Schoolhouse Birthday Bash Blog Hop: Interview with Malia Russell

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I have a special treat for you. I am today’s host for the Schoolhouse Birthday Bash Blog Hop! Every day you can meet one of the new monthly columnists for The Old Schoolhouse® Magazine.

Malia Russell is the founder of Homemaking 911, a website providing help and encouragement to homemakers. She is a gifted writer and speaker and seeks to serve the Lord by helping other women learn to serve Him in their homes. I was privileged to ask her a few questions about organization.

Kristen: In your opinion, are organizers born or made?

Malia: Some are born naturally organized.  My daughter, Anne is very naturally organized.  She craves order and is very visually oriented, so a lot of chaos bothers her.  She seems to be able to find an organizational system for herself when needed, and she is good at maintaining it.  Some people who are organized are not naturally organized.  I was not born naturally organized, which is why Homemaking 911 was created.  I needed to learn the specific skills of organization, and I had to learn the WHYs of organization- sometimes the hard way!

Kristen: What is your best organizational tip for busy moms?

Malia: Examine your life for ONE area where you are organized- one small system where things are working well is a great starting point.  Then, figure out why it works so well.  For example, when I first started organizing, about the only organized thing I could find was my husband’s tie rack.  Why did it work?  It was the right size, it was in the right place, and it was holding the right amount of things.  I took that idea and tried to apply it to other areas.  I started with the closet in our entry way.  Then, I figured out what natually ended up there and found a way to make it organized that we could maintain.  So, start with something small you are doing right and apply it to other areas.

Kristen: When life becomes chaotic, how do you start to get control of things again?

Malia: I stop everything and pray for wisdom.  Then, I think about the next “musts” such as the next meal that must be prepared.  Next, I start all my modern day “servant girls” working for me.  I get the washer going, unload and load the dishes, and I get everyone working on their chores.  I will generally start on the main floor since that is where we spend most of our time and it is the entry way for guests. This area includes our hall, kitchen, dining room and living room and powder room. Once those are done,everything else seems so much easier to handle.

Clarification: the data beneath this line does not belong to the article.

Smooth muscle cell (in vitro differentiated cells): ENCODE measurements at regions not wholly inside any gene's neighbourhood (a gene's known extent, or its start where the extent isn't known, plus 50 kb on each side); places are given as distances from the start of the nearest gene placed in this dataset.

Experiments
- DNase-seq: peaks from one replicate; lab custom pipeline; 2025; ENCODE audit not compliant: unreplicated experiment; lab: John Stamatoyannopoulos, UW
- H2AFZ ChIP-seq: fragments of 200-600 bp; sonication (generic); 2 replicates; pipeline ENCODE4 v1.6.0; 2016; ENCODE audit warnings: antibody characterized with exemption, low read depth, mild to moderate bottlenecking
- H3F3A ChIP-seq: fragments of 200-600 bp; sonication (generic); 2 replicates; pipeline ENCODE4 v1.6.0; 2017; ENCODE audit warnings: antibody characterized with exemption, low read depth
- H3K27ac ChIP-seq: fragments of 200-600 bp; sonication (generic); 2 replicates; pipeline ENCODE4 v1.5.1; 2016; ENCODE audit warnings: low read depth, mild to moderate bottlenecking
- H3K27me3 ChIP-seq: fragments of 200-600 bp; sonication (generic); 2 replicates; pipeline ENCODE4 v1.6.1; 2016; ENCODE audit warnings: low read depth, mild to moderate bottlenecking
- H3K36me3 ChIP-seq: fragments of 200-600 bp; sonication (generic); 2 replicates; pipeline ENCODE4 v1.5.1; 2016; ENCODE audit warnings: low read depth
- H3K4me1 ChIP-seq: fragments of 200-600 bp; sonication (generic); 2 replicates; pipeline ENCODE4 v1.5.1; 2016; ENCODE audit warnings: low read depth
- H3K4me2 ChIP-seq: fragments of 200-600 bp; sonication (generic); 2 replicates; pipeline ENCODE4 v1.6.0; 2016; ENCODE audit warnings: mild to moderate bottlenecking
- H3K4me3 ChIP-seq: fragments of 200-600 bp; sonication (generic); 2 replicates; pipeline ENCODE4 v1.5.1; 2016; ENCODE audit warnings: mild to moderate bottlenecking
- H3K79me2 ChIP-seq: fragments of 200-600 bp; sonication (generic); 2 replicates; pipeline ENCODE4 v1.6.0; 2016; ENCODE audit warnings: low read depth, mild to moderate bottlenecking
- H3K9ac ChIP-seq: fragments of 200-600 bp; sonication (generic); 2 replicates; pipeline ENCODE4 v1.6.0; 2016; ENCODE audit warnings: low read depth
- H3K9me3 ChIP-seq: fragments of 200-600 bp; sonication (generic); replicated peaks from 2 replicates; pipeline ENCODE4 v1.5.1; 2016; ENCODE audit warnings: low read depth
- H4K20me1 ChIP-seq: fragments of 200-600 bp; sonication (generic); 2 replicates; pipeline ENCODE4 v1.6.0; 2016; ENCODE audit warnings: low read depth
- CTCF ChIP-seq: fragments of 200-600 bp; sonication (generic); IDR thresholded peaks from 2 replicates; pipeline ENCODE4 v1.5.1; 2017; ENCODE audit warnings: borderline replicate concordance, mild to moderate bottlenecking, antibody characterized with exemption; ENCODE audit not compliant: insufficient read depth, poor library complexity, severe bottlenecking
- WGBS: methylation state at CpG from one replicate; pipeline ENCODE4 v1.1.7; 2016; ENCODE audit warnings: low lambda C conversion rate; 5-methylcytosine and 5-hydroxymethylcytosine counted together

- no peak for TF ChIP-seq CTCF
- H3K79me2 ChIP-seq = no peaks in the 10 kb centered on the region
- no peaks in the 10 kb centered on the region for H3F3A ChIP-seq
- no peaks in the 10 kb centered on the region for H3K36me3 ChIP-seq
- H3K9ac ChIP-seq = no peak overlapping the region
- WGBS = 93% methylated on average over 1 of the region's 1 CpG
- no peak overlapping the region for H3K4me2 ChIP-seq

If the chaos is created by outside issues such as orders needing to be filled, customer questions and emails, business requirements, I will make a list of everything on my plate and start deciding what can be delegated to my assistant or children (or what requires my husband’s help).  Then I will start sending out work to get complete, and tackle everything else that only takes a few minutes.  I will make sure I am putting everything on my master list to review so that things do not slip through the cracks. I delegate liberally and have come to realize that if I delegate a task (such as mopping a floor) to someone young, and it is not done perfectly, at least it is better than not being done at all.  I can use spare time to train on proper techniques, but on a busy day, any help offered and taken is better than practicing perfectionism in terms of getting tasks completed.

To avoid getting to the point where everything is out of control, I try to look at tasks I repeat often and try to make those as efficient as possible.  Meal making, bill paying, product mailing, etc. are all things I have to do over and over again.  Becoming more proficient at these helps me keep things under control so that I can get more done in less time.

Kristen: Thank you so much Malia. I love the idea of figuring out what organizing system is working for you and figuring out why. And I agree with your observation that a task done imperfectly by a young one is still better than not being done at all. I’ve had to let go of some of my perfectionism in this area. I’m looking forward to your monthly columns in The Old Schoolhouse® Magazine.


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